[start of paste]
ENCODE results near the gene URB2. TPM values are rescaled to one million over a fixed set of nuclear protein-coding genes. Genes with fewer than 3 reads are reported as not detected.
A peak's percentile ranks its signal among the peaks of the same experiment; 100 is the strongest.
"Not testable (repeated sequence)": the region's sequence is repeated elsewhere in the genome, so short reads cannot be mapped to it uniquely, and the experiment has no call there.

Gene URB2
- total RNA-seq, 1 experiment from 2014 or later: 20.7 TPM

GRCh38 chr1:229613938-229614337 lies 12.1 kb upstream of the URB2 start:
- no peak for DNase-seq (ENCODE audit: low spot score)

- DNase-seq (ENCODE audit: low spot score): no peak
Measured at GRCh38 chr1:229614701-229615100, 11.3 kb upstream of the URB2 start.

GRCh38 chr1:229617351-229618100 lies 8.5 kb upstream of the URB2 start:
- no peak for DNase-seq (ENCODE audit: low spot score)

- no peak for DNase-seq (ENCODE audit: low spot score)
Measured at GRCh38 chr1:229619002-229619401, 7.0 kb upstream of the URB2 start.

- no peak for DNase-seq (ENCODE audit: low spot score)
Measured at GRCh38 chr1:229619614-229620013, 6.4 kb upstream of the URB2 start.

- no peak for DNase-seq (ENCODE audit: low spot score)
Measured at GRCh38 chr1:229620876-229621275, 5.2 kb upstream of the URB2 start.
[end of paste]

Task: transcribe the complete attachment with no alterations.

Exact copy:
ENCODE results near the gene URB2. TPM values are rescaled to one million over a fixed set of nuclear protein-coding genes. Genes with fewer than 3 reads are reported as not detected.
A peak's percentile ranks its signal among the peaks of the same experiment; 100 is the strongest.
"Not testable (repeated sequence)": the region's sequence is repeated elsewhere in the genome, so short reads cannot be mapped to it uniquely, and the experiment has no call there.

Gene URB2
- total RNA-seq, 1 experiment from 2014 or later: 20.7 TPM

GRCh38 chr1:229613938-229614337 lies 12.1 kb upstream of the URB2 start:
- no peak for DNase-seq (ENCODE audit: low spot score)

- DNase-seq (ENCODE audit: low spot score): no peak
Measured at GRCh38 chr1:229614701-229615100, 11.3 kb upstream of the URB2 start.

GRCh38 chr1:229617351-229618100 lies 8.5 kb upstream of the URB2 start:
- no peak for DNase-seq (ENCODE audit: low spot score)

- no peak for DNase-seq (ENCODE audit: low spot score)
Measured at GRCh38 chr1:229619002-229619401, 7.0 kb upstream of the URB2 start.

- no peak for DNase-seq (ENCODE audit: low spot score)
Measured at GRCh38 chr1:229619614-229620013, 6.4 kb upstream of the URB2 start.

- no peak for DNase-seq (ENCODE audit: low spot score)
Measured at GRCh38 chr1:229620876-229621275, 5.2 kb upstream of the URB2 start.